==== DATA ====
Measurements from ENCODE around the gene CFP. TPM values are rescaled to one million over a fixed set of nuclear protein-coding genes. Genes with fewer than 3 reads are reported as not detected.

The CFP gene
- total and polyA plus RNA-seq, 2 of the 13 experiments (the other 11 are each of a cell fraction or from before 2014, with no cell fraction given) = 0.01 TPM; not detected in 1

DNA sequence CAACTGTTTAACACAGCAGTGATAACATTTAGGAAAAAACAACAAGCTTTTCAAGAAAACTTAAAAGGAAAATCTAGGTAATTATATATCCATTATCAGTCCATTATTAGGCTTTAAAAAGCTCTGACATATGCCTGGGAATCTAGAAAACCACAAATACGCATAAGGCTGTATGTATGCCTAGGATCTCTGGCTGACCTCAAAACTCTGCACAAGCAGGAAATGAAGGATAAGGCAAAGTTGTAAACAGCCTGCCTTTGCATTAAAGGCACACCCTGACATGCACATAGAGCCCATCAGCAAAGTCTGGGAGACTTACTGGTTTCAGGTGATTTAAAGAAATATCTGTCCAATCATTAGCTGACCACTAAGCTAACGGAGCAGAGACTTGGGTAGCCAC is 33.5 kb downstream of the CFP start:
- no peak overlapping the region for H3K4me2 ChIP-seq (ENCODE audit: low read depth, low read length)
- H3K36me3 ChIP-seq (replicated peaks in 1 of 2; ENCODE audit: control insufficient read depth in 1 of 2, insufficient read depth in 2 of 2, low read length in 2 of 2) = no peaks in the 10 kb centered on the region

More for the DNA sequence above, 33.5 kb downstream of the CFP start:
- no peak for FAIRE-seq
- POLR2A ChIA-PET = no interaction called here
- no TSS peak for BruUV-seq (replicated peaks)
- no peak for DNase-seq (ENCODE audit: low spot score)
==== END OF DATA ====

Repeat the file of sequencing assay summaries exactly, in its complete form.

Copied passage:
Measurements from ENCODE around the gene CFP. TPM values are rescaled to one million over a fixed set of nuclear protein-coding genes. Genes with fewer than 3 reads are reported as not detected.

The CFP gene
- total and polyA plus RNA-seq, 2 of the 13 experiments (the other 11 are each of a cell fraction or from before 2014, with no cell fraction given) = 0.01 TPM; not detected in 1

DNA sequence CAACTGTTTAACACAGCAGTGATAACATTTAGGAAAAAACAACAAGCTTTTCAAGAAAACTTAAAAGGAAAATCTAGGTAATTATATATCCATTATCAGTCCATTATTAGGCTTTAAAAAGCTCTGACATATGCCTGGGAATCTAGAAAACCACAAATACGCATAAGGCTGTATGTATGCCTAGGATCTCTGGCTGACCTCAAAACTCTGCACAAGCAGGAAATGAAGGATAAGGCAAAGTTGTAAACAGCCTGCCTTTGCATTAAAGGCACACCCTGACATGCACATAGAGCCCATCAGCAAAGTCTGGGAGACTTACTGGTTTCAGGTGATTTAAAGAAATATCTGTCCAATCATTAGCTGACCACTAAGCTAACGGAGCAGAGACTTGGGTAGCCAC is 33.5 kb downstream of the CFP start:
- no peak overlapping the region for H3K4me2 ChIP-seq (ENCODE audit: low read depth, low read length)
- H3K36me3 ChIP-seq (replicated peaks in 1 of 2; ENCODE audit: control insufficient read depth in 1 of 2, insufficient read depth in 2 of 2, low read length in 2 of 2) = no peaks in the 10 kb centered on the region

More for the DNA sequence above, 33.5 kb downstream of the CFP start:
- no peak for FAIRE-seq
- POLR2A ChIA-PET = no interaction called here
- no TSS peak for BruUV-seq (replicated peaks)
- no peak for DNase-seq (ENCODE audit: low spot score)